One of the most unforgettable events of shaming in literature is Parzival’s confrontation by Cundrie before the entire Arthurian court. Just as Parzival has been accepted in joy as a member of the Round Table, Cundrie publicly recounts all his failures to the court, and most especially his failure to ask the questions which would have released the Grail King from his suffering. Before King Arthur and all the court, she emotionally confronts him: “The reputation of the Table Round has been maimed by the presence of Lord Parzival…when the Sorrowful Angler
Parzival had failed in his deeper task because of the superficial shame of social propriety. When confronted by Cundrie, he suffers the deepest level of shame: a failure of integrity.
Eschenbach’s description of Parzival’s reaction to humiliation shows the perspective of those times. In the world of the high Middle Ages, shame was not seen as an inferior concern of conformists, but a guide to the knight who is serving the most sacred purposes. The author strongly doubts whether merely a brave heart and manly breeding can help a person after such mortification. Answering his own questions about Parzival’s character, Eschenbach says: “Nevertheless, he has a further resource, a sense of shame that reigns supreme over all his ways…a sense of shame is rewarded in the end by esteem and, when all is said and done, is the soul’s crowning glory and a virtue to be practiced above all others.” (Eschenbach, p. 166)
In thinking of shame as a teacher, it is important to remember that Cundrie, who publicly mortified him, is also the first to indirectly inform Parzival about his lost, speckled “shadow” brother, the “infidel” knight Feirefiz. At the marvelous conclusion of the story, it is Cundrie who is revealed as a messenger of the Grail, as well as a sorceress. It is she who proclaims Parzival’s destiny as the new Lord of the Grail (Ibid., p. 387).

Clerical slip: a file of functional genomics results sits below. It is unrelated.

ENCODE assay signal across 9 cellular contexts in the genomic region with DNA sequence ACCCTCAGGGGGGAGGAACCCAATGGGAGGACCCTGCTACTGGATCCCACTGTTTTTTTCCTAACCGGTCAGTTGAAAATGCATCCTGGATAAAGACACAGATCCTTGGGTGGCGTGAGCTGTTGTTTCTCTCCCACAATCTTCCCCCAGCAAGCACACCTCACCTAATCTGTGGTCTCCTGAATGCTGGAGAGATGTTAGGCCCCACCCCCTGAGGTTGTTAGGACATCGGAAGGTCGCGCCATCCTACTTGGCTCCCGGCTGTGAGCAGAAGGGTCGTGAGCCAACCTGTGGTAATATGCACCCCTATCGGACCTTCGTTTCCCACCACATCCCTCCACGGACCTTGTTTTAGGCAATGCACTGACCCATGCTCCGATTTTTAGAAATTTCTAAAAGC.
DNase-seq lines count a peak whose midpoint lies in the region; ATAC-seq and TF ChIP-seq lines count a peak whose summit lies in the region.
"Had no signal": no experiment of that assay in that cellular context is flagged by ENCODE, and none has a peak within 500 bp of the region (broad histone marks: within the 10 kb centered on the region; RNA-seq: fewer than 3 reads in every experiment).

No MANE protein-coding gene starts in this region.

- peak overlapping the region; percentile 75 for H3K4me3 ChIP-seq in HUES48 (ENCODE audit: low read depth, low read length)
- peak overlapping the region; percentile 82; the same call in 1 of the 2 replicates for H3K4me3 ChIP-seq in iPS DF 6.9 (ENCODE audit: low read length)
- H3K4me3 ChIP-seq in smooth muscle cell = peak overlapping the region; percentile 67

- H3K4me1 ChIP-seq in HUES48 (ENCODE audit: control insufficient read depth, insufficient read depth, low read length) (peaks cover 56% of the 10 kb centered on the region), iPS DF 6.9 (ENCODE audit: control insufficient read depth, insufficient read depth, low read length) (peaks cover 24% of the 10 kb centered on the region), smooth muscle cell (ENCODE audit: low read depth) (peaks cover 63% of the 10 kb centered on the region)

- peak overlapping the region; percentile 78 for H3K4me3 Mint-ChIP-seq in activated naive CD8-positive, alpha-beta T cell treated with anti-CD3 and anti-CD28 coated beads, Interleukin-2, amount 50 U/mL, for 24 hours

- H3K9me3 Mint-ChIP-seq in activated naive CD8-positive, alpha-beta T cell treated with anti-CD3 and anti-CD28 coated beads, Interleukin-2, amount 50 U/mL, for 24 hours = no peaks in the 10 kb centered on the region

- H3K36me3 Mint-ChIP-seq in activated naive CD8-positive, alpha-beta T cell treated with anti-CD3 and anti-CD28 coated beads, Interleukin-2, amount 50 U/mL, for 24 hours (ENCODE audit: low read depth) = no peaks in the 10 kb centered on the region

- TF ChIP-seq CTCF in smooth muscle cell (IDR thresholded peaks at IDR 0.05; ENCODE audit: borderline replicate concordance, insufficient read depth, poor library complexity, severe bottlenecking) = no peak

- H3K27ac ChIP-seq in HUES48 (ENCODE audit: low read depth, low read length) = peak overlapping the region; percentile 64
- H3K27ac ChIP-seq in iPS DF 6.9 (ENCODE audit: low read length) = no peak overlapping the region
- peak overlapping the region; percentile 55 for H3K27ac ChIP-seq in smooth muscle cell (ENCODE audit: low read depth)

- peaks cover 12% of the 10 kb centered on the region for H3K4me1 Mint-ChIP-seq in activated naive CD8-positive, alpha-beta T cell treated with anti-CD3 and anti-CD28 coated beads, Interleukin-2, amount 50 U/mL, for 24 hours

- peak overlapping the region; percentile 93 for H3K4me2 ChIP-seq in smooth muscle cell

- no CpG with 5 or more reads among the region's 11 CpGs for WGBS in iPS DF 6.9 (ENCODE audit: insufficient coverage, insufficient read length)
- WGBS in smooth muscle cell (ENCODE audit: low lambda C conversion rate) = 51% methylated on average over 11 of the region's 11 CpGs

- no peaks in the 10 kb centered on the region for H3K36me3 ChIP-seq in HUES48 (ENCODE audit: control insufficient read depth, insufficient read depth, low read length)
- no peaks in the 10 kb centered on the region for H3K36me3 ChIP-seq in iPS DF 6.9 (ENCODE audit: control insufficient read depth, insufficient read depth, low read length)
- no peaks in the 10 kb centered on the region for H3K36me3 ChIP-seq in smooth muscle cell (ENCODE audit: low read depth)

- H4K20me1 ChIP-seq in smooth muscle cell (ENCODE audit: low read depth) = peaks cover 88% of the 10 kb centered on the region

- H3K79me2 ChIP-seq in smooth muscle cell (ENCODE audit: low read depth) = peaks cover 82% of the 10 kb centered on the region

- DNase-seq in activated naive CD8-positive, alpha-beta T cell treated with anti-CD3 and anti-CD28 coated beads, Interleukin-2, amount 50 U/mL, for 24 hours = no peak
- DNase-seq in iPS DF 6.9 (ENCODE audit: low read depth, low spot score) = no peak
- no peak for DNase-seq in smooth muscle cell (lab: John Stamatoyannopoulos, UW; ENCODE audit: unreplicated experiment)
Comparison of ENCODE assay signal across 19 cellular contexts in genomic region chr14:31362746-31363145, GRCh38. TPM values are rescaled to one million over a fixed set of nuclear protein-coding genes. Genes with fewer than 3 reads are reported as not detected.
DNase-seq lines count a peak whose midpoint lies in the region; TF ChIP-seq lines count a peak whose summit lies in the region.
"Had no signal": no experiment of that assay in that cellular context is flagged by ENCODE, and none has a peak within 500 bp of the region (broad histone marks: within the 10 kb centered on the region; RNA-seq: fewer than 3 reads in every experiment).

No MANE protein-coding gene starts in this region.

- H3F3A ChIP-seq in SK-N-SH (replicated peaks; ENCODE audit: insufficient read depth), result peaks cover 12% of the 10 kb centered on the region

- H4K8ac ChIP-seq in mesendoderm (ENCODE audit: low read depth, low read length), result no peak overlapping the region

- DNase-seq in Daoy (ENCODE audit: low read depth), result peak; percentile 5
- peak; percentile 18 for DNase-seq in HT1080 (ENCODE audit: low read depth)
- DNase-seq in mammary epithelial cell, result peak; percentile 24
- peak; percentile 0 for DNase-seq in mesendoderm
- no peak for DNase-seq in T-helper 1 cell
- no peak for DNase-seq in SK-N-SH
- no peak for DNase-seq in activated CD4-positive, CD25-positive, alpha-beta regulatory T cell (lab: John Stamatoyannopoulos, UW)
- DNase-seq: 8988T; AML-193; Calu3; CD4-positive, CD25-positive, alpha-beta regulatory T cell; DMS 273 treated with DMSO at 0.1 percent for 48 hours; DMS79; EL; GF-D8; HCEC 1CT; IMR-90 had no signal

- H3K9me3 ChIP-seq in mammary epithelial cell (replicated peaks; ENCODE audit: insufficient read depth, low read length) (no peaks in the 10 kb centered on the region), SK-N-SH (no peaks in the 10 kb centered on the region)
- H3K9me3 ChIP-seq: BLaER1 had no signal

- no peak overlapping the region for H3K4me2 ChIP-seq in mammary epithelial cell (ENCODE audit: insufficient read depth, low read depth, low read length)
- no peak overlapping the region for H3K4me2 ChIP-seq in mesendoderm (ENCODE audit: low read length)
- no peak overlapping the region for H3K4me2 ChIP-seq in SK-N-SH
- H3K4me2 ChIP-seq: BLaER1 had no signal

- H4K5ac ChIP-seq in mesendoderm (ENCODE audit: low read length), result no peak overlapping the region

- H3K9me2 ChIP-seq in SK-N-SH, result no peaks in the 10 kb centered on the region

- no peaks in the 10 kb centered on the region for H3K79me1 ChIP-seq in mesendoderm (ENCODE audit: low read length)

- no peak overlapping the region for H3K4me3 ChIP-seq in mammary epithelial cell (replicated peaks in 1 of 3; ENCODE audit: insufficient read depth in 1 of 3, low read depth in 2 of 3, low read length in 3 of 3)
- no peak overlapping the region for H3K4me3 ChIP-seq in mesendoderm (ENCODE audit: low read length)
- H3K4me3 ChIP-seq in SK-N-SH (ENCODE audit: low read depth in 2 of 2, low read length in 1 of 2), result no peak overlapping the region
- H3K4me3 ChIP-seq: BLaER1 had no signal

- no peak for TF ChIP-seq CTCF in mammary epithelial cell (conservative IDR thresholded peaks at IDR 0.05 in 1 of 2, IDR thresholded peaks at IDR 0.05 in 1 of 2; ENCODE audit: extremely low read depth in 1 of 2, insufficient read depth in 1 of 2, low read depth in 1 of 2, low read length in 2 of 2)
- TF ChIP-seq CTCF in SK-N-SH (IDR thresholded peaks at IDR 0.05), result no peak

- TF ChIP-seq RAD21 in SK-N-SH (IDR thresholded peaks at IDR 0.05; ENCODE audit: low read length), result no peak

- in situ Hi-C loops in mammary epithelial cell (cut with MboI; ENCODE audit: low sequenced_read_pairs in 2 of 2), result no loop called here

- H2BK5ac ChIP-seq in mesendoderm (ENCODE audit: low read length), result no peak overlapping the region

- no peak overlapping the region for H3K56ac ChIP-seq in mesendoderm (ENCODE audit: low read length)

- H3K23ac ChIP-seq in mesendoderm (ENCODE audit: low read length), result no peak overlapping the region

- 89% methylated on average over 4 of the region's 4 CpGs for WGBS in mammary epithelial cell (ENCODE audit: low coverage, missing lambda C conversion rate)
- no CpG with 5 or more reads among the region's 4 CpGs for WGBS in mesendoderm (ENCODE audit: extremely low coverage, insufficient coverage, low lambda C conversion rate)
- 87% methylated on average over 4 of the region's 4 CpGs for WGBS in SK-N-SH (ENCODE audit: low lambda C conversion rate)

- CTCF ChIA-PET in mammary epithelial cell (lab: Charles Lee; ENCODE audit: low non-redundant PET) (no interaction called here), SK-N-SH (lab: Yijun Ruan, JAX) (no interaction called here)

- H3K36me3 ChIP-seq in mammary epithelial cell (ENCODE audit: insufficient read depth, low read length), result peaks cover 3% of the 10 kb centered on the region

It is Parzival’s assumption of the mantle of shame which leads to his redemption and transformation. He is restored to accord with the heavens, with his true destiny as the Grail King. It is of interest to note that Emma Jung and Von Franz considered the Grail to represent the feeling function (Jung, E. and Von Franz, p. 388). Shame is a powerful teacher, and, in this singular work of Western literature and moral thought, it is clearly the vehicle which can lead to redemption and the deepest sense of integrity. It leads Parzival to the Grail of discriminated feeling, the truth of the heart.
The Psychobiological Immanence of Shame
There is a strong biological basis for seeing shame as a teacher. For the first few months of life, the infant is largely dependent on mother’s soothing behavior to regulate the ebb and flow of its emotions. When that fails, and the small infant is overwhelmed by emotions, one may see a “freezing-up” behavior. Mel Knight has speculated that this is an early experience of finitude or shame (Personal communication, 1998). The neurobiologist and psychoanalyst Allan Schore, in his pioneering work, Affect Regulation and the Formation of the Self, has described how an area of the brain specifically involved with shame, the orbito-frontal cortex, matures between 10 and 12 months of age.
This shame cortex, located in the orbito-frontal area, is connected with memory and inhibitory control, acting as a regulator for the cacophony of infantile affects. Such regulation — the basis of the emerging self — involves internalization of the interaction between self and other. These internal representations begin to act as modulators of affective states (Schore, pp. 177-8). The maturation of this cortex coincides with the growing motility of the child, as it moves toward becoming a more autonomous being. At this age, the child must learn to hear “no,” and to inhibit its more dangerously exuberant impulses.